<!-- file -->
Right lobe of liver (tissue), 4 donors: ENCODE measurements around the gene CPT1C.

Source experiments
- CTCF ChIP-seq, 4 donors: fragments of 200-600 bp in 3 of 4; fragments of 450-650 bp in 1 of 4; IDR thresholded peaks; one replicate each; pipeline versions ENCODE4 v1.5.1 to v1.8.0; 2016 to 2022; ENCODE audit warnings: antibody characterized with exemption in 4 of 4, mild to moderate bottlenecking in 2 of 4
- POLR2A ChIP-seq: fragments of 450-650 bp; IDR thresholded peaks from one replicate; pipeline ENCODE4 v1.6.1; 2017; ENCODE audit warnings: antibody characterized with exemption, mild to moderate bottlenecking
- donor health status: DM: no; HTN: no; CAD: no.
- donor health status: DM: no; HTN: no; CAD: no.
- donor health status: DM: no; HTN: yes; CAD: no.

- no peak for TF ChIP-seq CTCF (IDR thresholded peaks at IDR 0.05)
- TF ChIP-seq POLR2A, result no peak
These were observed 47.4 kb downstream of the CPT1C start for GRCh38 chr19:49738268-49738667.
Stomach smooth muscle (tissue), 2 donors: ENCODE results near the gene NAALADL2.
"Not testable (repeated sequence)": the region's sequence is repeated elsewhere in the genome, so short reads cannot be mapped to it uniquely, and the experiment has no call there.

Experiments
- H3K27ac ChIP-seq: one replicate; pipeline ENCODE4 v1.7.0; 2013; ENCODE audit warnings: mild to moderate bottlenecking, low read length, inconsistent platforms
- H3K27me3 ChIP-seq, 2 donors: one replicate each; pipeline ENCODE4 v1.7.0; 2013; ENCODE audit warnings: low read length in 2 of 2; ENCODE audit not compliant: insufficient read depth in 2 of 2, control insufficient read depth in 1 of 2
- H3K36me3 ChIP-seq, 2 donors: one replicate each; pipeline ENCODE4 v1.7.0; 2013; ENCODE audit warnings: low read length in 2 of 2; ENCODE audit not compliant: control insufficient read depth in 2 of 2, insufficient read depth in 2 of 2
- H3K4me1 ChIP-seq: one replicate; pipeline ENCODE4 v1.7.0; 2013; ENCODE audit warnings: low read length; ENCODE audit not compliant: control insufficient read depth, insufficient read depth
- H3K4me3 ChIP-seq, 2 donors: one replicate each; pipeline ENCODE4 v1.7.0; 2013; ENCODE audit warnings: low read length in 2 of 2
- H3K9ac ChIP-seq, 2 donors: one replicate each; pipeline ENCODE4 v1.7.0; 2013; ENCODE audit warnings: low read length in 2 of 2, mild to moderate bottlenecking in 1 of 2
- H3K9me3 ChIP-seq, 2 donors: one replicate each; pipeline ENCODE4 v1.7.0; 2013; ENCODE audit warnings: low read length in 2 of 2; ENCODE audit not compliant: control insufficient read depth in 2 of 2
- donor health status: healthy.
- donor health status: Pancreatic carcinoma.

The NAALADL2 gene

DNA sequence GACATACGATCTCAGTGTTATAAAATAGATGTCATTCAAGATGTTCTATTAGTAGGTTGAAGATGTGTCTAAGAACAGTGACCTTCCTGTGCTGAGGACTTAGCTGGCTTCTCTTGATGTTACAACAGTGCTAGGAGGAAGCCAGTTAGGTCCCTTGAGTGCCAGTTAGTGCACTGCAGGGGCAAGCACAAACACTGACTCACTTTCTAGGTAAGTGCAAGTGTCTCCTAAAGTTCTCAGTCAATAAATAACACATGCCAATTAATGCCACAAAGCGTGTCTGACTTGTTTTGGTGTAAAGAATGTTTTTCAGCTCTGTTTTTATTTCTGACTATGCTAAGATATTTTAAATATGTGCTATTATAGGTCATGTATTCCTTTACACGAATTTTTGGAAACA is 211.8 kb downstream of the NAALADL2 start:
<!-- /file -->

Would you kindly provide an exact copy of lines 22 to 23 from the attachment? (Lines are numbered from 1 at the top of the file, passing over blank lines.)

- donor health status: Pancreatic carcinoma.

The NAALADL2 gene